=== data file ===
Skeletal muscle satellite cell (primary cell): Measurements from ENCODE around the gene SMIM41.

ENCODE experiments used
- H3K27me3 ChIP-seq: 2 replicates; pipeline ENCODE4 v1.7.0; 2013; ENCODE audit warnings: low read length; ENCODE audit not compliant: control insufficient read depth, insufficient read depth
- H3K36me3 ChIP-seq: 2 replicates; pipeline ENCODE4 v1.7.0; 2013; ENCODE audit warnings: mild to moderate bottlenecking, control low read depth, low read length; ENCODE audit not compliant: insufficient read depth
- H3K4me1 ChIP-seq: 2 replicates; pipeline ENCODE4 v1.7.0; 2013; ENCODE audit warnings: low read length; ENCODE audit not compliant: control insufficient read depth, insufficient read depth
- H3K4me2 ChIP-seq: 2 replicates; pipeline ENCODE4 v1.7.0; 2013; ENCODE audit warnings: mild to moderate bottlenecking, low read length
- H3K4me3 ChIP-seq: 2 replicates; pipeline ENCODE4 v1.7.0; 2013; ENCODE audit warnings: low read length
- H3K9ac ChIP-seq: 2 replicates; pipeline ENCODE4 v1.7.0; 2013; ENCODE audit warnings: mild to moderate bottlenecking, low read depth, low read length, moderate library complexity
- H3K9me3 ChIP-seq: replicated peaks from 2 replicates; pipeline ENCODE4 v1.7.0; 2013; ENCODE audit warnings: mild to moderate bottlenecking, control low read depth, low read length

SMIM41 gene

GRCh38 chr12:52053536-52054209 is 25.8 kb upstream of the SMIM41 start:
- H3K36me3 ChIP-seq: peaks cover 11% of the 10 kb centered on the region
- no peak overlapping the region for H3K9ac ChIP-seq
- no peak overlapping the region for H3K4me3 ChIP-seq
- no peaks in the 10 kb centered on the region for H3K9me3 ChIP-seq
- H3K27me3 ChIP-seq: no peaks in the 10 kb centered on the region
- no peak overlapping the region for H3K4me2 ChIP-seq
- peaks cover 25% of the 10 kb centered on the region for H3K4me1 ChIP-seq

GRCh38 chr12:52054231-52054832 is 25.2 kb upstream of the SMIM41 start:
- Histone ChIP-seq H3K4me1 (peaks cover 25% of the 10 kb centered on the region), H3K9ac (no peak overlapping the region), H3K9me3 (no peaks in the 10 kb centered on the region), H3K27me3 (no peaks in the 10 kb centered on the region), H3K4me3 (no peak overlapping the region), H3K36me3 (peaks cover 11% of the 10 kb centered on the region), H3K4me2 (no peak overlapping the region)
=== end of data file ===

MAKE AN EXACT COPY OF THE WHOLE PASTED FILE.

Skeletal muscle satellite cell (primary cell): Measurements from ENCODE around the gene SMIM41.

ENCODE experiments used
- H3K27me3 ChIP-seq: 2 replicates; pipeline ENCODE4 v1.7.0; 2013; ENCODE audit warnings: low read length; ENCODE audit not compliant: control insufficient read depth, insufficient read depth
- H3K36me3 ChIP-seq: 2 replicates; pipeline ENCODE4 v1.7.0; 2013; ENCODE audit warnings: mild to moderate bottlenecking, control low read depth, low read length; ENCODE audit not compliant: insufficient read depth
- H3K4me1 ChIP-seq: 2 replicates; pipeline ENCODE4 v1.7.0; 2013; ENCODE audit warnings: low read length; ENCODE audit not compliant: control insufficient read depth, insufficient read depth
- H3K4me2 ChIP-seq: 2 replicates; pipeline ENCODE4 v1.7.0; 2013; ENCODE audit warnings: mild to moderate bottlenecking, low read length
- H3K4me3 ChIP-seq: 2 replicates; pipeline ENCODE4 v1.7.0; 2013; ENCODE audit warnings: low read length
- H3K9ac ChIP-seq: 2 replicates; pipeline ENCODE4 v1.7.0; 2013; ENCODE audit warnings: mild to moderate bottlenecking, low read depth, low read length, moderate library complexity
- H3K9me3 ChIP-seq: replicated peaks from 2 replicates; pipeline ENCODE4 v1.7.0; 2013; ENCODE audit warnings: mild to moderate bottlenecking, control low read depth, low read length

SMIM41 gene

GRCh38 chr12:52053536-52054209 is 25.8 kb upstream of the SMIM41 start:
- H3K36me3 ChIP-seq: peaks cover 11% of the 10 kb centered on the region
- no peak overlapping the region for H3K9ac ChIP-seq
- no peak overlapping the region for H3K4me3 ChIP-seq
- no peaks in the 10 kb centered on the region for H3K9me3 ChIP-seq
- H3K27me3 ChIP-seq: no peaks in the 10 kb centered on the region
- no peak overlapping the region for H3K4me2 ChIP-seq
- peaks cover 25% of the 10 kb centered on the region for H3K4me1 ChIP-seq

GRCh38 chr12:52054231-52054832 is 25.2 kb upstream of the SMIM41 start:
- Histone ChIP-seq H3K4me1 (peaks cover 25% of the 10 kb centered on the region), H3K9ac (no peak overlapping the region), H3K9me3 (no peaks in the 10 kb centered on the region), H3K27me3 (no peaks in the 10 kb centered on the region), H3K4me3 (no peak overlapping the region), H3K36me3 (peaks cover 11% of the 10 kb centered on the region), H3K4me2 (no peak overlapping the region)